How to Check Worn Shock Absorbers

Updated February 21, 2017

Shock absorbers are part of a vehicle's suspension system. Although shock absorbers do not carry any weight, they dampen the action of the up-and-down action of the springs, wheels, and axle assemblies and prevent bouncing. Shock absorbers also make the vehicle more stable by keeping the wheels in contact with the ground while negotiating bumps. Shock absorbers are tubular in shape and attach to the vehicle's frame or body, while the other end attaches to the spring or suspension control arm. Worn shocks can cause abnormal tire wear and a bouncy ride.

Test drive your vehicle on a familiar road or street. Note if the ride is rougher than usual, if there is vague steering action, if the vehicle leans excessively on turns or has noises coming from underneath the vehicle. Know that any or all of these symptoms could mean the shock absorbers are worn and need to be replaced.

Push down firmly on the top of the bumper or the bumper on one corner of the vehicle. Release and note that if the car bounces more than once, you could have worn shocks.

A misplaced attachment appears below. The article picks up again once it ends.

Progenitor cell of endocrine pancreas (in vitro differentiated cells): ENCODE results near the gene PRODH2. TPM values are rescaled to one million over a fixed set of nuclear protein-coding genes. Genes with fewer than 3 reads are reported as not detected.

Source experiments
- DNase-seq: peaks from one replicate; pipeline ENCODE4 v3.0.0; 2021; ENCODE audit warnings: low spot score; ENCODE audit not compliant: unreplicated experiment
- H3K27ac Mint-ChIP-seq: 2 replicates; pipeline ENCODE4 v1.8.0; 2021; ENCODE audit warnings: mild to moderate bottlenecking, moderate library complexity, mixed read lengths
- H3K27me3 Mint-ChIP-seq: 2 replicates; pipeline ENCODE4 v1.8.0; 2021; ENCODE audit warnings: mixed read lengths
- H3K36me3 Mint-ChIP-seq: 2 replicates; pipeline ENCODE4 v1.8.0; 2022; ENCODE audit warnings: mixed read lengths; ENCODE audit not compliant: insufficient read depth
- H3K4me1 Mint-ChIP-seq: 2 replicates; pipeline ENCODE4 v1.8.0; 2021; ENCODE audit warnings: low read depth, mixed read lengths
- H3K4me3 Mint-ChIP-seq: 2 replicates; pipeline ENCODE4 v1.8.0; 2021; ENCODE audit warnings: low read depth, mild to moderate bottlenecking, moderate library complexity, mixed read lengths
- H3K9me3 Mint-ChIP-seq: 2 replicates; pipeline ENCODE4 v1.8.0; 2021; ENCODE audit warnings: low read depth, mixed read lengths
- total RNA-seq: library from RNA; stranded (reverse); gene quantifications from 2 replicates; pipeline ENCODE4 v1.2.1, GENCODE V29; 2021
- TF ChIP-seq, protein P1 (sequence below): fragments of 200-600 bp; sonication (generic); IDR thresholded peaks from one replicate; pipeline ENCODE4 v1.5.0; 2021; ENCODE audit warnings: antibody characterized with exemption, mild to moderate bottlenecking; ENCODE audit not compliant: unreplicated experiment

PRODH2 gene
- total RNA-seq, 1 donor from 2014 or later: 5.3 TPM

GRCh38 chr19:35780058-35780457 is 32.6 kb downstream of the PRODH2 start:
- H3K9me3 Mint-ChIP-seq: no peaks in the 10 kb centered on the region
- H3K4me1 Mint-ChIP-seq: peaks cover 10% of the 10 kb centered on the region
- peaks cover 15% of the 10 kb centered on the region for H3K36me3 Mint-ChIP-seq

Drive the vehicle onto a set of car ramps and set the parking brake. Chock the rear wheels to prevent unwanted movement. Crawl under the vehicle and locate the shock absorbers at each corner of the vehicle. Note if there are any wet spots on the shocks, indicating oil has leaked from the unit. Replace leaking shocks, as they are not dampening the ride.

Check the shock absorber mounting points. A shock absorber that is not attached on one end is not doing its job and may make a clunking or banging noise while going over bumps. Replace shocks that have broken mounts.

Check the tread on all of the vehicle's tires. Know that abnormal tire wear, such as cupping and patchy wear may indicate worn shock absorbers. Know that tire wear that is consistent around the circumference of the tire is probably not caused by worn shocks, but may be an alignment problem.

Take your vehicle to a garage and have the shock absorbers bench tested by a technician. The shock absorbers will have to be removed for this service.


Always replace shocks absorbers in pairs, such as both front shocks or both rear shocks. Ideally all four shocks should be replaced at once, as even a shock that is still working has a reduced dampening capability when compared to a new shock. Replacing only one shock or both shocks on one side of the vehicle can create ill-handling suspension or steering and can possibly cause an accident.

Things You'll Need

  • 2 car ramps
  • 2 wheel chocks
Cite this Article A tool to create a citation to reference this article Cite this Article

About the Author